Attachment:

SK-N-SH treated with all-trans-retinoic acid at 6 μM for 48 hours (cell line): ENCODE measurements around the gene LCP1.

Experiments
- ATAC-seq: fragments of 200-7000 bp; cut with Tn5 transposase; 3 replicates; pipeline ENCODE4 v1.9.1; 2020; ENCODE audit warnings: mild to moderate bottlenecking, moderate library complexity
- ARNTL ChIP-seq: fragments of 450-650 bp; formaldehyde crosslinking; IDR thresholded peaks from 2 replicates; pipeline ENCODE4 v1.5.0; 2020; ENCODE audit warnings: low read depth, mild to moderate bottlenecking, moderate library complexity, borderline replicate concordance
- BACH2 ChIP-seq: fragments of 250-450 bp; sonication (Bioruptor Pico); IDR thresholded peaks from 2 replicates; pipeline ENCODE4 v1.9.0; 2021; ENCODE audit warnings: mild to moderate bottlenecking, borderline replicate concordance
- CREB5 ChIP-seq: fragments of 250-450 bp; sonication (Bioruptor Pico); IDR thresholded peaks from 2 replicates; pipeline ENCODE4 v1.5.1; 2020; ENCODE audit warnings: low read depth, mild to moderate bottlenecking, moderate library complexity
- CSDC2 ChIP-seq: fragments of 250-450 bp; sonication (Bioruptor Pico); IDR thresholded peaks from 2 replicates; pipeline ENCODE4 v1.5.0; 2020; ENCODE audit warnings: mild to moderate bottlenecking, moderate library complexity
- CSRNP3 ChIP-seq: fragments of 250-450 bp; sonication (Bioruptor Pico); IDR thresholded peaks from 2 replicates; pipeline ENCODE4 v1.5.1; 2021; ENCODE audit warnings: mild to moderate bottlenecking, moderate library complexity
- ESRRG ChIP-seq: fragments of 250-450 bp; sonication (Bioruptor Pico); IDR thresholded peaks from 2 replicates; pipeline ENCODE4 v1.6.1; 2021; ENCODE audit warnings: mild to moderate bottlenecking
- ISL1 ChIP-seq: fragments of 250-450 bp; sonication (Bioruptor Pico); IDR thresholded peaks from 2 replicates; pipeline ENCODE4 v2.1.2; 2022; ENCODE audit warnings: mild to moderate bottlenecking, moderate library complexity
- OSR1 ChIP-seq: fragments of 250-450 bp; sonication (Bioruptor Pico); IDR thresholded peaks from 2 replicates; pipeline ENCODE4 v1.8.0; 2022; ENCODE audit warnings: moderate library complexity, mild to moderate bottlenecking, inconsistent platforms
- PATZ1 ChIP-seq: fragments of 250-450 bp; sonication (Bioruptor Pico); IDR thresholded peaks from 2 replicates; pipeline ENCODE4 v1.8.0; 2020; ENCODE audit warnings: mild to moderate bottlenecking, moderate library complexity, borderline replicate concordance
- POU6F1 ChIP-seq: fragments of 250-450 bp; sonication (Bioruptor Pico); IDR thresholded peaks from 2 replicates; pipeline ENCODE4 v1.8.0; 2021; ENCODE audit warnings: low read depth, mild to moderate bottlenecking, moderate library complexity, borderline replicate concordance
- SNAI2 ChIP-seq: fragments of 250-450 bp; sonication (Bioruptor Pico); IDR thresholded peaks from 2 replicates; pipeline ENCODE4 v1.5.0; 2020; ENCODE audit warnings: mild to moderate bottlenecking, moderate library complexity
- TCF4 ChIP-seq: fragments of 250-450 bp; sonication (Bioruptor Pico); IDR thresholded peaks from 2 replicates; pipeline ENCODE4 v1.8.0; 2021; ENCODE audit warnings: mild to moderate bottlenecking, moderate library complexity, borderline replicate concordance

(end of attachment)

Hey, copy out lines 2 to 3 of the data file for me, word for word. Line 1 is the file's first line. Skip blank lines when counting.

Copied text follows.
Experiments
- ATAC-seq: fragments of 200-7000 bp; cut with Tn5 transposase; 3 replicates; pipeline ENCODE4 v1.9.1; 2020; ENCODE audit warnings: mild to moderate bottlenecking, moderate library complexity